Monaco GP: Haas explains the disqualification from classification after a technical violation on the rear wing | F1 News

Haas team principal Ayao Komatsu explained how breakdowns in communication and procedure led to both cars being disqualified from Monaco Grand Prix qualifying.

Nico Hulkenberg and Kevin Magnussen qualified 12th and 15th respectively on the famous street circuit, but were disqualified from the session due to an incompatible rear wing element.

When the upgraded rear wing was opened in the track’s only DRS zone, the clearance was found to be greater than the maximum allowable opening of 85mm.

Komatsu said the team’s designers had not adequately explained to the Haas team on track the differences between the new rear wing and the previous piece.

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“We had a new rear wing for Monaco, which was good,” Komatsu told reporters on Sunday morning in Monaco.

“But the problem is that it was designed in a slightly different way, and then there was a slight miscommunication from the intent of the design to the guys who were doing the legality check at the track.

“The guys who did the legality check on the runway didn’t realize this change in concept, where the limit will be, which is on both ends. In the previous wings, the limit was always around the center, so I “they verified.” in the same way.

“It’s not an excuse. Regardless of any information, you should check the entire span, but they didn’t. They just concentrated more on the center. Then just the last span on both extremities, it was too wide because of that.”

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Komatsu confirmed that Hulkenberg and Magnussen will be allowed to start from the back of the grid, rather than the pit lane, with the FIA ​​approving the changes necessary to bring the cars into compliance with the rules.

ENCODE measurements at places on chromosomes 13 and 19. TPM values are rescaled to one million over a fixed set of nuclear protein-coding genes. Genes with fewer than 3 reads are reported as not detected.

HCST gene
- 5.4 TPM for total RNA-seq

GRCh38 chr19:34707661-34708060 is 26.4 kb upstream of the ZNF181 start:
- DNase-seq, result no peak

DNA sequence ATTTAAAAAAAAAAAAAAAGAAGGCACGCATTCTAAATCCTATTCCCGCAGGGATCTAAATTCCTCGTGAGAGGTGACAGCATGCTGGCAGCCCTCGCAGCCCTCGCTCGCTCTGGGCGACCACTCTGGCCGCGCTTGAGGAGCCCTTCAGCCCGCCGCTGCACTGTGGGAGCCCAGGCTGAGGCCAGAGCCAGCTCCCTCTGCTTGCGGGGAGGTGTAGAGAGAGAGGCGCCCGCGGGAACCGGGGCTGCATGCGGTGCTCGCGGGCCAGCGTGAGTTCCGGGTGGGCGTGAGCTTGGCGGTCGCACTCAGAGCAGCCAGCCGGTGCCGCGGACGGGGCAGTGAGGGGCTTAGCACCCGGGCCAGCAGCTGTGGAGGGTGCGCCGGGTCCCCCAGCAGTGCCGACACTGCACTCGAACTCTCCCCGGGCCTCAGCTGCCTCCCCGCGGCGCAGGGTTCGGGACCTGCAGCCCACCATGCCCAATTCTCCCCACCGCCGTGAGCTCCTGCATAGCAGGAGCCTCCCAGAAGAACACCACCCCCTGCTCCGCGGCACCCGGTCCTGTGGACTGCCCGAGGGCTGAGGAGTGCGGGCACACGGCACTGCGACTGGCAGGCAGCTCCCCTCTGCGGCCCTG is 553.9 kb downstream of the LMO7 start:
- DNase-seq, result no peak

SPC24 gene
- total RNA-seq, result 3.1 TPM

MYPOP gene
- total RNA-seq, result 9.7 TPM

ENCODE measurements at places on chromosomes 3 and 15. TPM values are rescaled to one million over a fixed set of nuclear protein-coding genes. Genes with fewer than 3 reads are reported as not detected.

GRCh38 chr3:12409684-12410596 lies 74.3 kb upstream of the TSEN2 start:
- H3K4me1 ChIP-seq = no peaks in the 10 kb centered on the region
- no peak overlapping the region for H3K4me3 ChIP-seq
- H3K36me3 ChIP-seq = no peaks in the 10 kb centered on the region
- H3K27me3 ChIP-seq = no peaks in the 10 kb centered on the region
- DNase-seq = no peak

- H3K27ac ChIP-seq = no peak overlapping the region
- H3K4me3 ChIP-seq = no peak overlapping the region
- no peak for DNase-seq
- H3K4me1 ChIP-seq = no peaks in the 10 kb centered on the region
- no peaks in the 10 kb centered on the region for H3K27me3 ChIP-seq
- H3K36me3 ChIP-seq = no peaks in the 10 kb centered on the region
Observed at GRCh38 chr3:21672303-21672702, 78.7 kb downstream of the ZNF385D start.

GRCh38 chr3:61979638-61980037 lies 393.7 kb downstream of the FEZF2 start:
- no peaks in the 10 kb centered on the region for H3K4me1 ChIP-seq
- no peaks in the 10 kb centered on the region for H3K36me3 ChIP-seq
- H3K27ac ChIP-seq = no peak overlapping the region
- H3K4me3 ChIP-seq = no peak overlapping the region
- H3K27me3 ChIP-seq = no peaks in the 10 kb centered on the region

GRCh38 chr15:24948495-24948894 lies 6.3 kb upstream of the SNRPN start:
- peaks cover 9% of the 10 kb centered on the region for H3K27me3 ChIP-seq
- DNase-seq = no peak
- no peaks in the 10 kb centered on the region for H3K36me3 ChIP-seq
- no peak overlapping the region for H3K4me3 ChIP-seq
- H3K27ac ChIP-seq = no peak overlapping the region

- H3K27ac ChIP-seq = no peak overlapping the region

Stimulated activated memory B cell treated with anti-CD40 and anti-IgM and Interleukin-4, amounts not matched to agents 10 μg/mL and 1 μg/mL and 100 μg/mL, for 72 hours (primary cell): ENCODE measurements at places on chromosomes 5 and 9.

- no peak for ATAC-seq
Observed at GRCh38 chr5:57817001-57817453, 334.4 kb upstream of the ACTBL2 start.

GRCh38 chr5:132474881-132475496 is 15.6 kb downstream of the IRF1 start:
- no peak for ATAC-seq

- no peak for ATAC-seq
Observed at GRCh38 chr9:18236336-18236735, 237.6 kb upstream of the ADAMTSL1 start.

The Haas boss, who replaced Guenther Steiner at the end of last season, admitted the failure was “incredibly frustrating”.

“If the designers had made it absolutely clear that the design intentions are slightly different from the wings you’ve been using and you have to check it this way, that would have helped,” Komatsu added.

“But at the same time, even without that information, the legality control guys at the track should have checked the entire surface for legality. So, unfortunately, it’s just a failure in the management sense.”

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“There is no performance gain, absolutely zero, but that’s not the point. The car needs to be legal. So we have to accept this as a failure of the team and then learn from it, make sure we don’t do the same thing.” mistake again. We can not.

“I had a team meeting this morning just to explain that. We just have to accept it as a team, take it seriously. It’s going to be a long afternoon in Monaco, but we only have ourselves to blame, so we have to take responsibility and continue.” forward.

“Of course it’s incredibly frustrating, but there’s nothing we can do right now, so we just have to learn from it and deal with it.”

The American-owned team has defied low pre-season expectations to sit seventh in the constructors’ standings after the first seven rounds of the season, but is highly unlikely to be able to score points from the back of the grid.

Monaco GP and Indy 500 live schedule from Sky Sports F1

Sunday May 26
12:30 p.m.: Sunday Grand Prix: preparation for the Monaco GP*
2:00 p.m.: MONACO GRAND PRIX*
4:00 p.m.: Checkered flag: reaction to the Monaco GP
5:00 p.m.: Ted’s Notebook
5:30 p.m.: Indy 500

*also live on Sky Sports main event

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